Last Friday I attended a big event at the British Library to celebrate International Translation Day. It was an inspiring day and I was on the panel of one of the sessions to speak about self-publishing as a translator.
This session was chaired by Stefan Tobler who spoke about starting out more or less as a self-publisher, but then starting his own publishing house with translated literature as a labour of love. He recently published “Southeaster”, a book that was first self-published by the translator and I wrote about this earlier in another blog post.
The other speaker was Rachel Ward, a translator who has worked with self-published authors herself and she mentioned her mostly enjoyable experience. Only a recent experience wasn’t so positive, because the rules how to work together had not been clear enough. And she talked about a problem that is generally not uncommon for those who translate into English: The author had a certain knowledge of English and wanted to interfere a lot to make his or her voice heard.
I personally have never had this problem, because I translate into German and none of the authors I worked with spoke my language. My problem is a different one: the rates for translations into a language other than English are usually low and I live in London, which is an expensive place, therefore I wasn’t able to continue working for German publishing houses when I moved here and I have been looking for new models to make a living.
At some point, I found out that translators have the right to self-publish a book if they hold the translation copyright, and if they do not hold it, they can get it back from the publishing house that published the translation. In addition, they need permission of the original copyright holder. (See another of my articles re. the procedures).
Then I mentioned the platform Babelcube, where self-published authors and translators can find each other to work together. Even though I like the idea, I am not happy about the fact that translators receive fewer royalties when a book becomes more successful. Therefore I would not work with them myself and only recommend the platform for beginners who are desperate to get some experience.
Apart from Amazon, which the majority of self-publishers are using to self-publish a book, there are other platforms like Smashwords which make sure an ebook is published in various other ebook stores. Neither Amazon nor Smashwords require you to pay anything upfront – they simply take a percentage of the royalties.
And someone in the audience asked whether it can hurt a translator and make them look less professional if they do self-published books. To this I replied, not in my experience, I even received an offer from a German publisher who liked my self-published translation, without applying for it and I had to refuse because I cannot affort to work for their rates. My advice is as followos: make sure the result looks professional and it doesn’t matter whether a book is self-published or not. I have even seen quite a few self-published books that looked more professional than certain traditionally published ones!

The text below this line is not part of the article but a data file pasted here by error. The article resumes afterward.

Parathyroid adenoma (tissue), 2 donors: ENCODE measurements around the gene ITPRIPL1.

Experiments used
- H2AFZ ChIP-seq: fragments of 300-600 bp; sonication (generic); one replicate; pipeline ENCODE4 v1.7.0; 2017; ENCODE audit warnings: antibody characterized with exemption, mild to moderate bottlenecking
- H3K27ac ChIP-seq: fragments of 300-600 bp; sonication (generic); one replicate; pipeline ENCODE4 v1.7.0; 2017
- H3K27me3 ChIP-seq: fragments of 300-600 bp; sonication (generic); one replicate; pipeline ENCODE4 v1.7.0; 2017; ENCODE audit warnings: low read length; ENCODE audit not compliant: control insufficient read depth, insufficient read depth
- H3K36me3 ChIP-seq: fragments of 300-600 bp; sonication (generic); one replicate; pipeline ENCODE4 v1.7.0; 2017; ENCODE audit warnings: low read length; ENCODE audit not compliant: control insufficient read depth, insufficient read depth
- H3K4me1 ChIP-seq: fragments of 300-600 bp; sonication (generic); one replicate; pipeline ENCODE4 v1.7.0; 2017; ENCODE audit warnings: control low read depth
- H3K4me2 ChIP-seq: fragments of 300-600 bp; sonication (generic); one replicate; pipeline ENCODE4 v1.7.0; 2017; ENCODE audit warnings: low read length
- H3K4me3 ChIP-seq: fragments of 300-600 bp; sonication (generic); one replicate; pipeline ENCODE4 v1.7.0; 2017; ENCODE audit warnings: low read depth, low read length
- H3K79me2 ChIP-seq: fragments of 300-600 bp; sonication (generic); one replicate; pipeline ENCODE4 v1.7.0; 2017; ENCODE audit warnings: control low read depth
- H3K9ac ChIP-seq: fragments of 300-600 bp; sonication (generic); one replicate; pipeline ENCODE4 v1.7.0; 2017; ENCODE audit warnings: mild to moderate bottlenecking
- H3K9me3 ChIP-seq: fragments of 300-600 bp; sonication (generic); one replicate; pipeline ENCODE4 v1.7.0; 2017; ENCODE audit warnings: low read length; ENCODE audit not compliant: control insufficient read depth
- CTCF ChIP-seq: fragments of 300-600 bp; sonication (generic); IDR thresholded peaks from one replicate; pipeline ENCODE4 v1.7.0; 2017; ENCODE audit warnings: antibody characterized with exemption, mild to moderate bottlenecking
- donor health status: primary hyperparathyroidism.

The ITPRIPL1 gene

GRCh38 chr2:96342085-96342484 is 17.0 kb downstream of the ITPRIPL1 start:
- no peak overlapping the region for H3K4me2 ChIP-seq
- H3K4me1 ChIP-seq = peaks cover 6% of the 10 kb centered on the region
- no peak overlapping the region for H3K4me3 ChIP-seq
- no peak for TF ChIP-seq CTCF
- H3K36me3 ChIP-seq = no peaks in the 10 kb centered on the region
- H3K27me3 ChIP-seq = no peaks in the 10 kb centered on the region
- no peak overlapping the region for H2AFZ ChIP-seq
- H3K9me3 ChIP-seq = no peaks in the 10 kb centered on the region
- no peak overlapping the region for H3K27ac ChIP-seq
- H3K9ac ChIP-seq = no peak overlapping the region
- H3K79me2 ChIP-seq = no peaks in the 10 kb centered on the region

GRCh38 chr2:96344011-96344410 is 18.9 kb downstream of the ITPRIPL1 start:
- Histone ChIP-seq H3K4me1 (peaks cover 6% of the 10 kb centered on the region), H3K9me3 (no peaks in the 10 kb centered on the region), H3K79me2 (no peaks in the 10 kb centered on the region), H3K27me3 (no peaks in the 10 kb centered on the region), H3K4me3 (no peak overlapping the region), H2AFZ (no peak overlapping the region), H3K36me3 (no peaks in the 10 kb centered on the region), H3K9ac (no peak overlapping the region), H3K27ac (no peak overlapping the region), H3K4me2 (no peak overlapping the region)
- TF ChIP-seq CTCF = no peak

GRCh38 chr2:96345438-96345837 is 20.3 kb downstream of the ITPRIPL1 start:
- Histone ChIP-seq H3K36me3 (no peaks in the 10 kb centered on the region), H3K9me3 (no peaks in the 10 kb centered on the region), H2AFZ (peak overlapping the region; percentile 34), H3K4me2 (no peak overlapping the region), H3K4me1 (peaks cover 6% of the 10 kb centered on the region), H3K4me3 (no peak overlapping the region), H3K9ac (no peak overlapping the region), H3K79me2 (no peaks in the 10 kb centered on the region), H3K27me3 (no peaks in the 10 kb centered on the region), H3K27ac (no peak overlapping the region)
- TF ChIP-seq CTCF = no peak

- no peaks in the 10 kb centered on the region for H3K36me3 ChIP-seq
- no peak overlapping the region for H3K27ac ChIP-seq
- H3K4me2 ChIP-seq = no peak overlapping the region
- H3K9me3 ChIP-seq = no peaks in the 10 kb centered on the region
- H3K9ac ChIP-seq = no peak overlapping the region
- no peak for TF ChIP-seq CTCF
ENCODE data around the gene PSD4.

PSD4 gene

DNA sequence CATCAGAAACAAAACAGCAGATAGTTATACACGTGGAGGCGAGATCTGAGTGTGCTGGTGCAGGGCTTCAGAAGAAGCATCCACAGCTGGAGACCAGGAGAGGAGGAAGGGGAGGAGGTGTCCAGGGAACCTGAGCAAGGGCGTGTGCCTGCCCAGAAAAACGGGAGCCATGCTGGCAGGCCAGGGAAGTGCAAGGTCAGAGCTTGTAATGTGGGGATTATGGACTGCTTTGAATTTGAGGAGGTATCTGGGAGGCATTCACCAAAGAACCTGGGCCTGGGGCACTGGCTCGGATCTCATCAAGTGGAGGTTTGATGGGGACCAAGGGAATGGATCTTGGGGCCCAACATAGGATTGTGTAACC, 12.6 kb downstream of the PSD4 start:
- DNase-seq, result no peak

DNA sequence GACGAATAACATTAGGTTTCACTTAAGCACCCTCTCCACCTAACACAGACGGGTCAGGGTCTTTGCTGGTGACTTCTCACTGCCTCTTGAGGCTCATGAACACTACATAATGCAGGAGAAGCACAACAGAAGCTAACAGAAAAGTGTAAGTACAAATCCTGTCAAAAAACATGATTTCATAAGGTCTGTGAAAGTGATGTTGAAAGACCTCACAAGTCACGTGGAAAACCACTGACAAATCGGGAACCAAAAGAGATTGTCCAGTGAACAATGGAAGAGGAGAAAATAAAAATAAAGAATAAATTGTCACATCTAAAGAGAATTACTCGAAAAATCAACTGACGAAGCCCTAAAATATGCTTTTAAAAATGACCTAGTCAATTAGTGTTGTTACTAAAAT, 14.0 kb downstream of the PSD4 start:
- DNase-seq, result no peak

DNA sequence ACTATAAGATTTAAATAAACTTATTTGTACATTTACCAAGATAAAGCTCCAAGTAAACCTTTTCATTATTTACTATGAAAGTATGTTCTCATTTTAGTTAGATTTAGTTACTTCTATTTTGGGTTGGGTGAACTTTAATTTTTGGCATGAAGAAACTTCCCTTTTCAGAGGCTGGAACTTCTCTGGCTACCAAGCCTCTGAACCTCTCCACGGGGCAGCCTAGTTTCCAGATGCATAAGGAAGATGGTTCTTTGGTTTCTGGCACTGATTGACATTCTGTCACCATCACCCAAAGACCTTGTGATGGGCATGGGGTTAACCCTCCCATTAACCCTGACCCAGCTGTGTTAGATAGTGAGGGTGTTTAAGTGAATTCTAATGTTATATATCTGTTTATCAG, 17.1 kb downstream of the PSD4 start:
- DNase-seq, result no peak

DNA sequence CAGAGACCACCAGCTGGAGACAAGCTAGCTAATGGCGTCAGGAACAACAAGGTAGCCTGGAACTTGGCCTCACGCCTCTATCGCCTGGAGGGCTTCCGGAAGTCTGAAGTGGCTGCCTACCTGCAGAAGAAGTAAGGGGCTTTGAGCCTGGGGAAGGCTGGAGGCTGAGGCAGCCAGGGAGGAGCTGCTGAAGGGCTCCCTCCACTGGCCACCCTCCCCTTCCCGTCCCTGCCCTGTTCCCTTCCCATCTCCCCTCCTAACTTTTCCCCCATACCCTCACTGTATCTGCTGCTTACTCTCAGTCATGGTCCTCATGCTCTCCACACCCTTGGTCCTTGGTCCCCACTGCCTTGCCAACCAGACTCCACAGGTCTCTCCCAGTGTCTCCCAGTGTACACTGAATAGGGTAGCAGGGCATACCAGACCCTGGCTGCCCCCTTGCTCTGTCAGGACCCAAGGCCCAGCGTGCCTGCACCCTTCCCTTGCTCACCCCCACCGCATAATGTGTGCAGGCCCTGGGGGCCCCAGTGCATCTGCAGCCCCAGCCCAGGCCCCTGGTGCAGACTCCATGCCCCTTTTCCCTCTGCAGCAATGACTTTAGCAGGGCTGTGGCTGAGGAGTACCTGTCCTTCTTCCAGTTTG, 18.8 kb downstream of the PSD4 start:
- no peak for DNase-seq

The way I got into self-publishing myself was through the cooperation with self-published British author and blogger Joanna Penn on a split-royalty basis, because I knew I could learn a lot about the process by doing this and here is a link to an interview she did with me regarding my work.
On the whole, I see a variety of potential ways how translators can earn an income these days:
- Being paid by a publishing house or self-published author, for example per 1,000 words (the traditional model);
- receiving a certain flat fee for a translation plus royalties;
- working on a split-royalty basis;
- using copyrights of out of print books;
- especially for English native speakers: finding books that you think are worthwhile to be translated and help to get more books translated into English, not just by pitching to publishing houses, but also by self-publishing;
- and last but not least: why not write your own books as well and even have them translated by colleagues who translate the other way round or with different language combinations? Whatever your plans and preferences look like: the power of networking can help you in every respect.
I have often heard self-published authors say they needed more than one book to make serious money and I think this can work for translators as well with a mixture of different models, as marketing one book can help to make others visible as well – the more you have out there, the better.
And I would love to see more translators as authors – I am sure, many have books in them – translation is a great preparation for writing after all.
But authors could also be translators, if they have a certain standard of language skills. I am sure some authors would be capable of doing this – provided they have a good edtitor – this would make sure they keep more of their own voice and they do not have to annoy translators by trying to interfere too much.
You can read more about the event on my fellow panelist Rachel’s blog here
And see also my related article: 5 Reasons Why Self-Publishing Could Help To Get More Books Translated Into English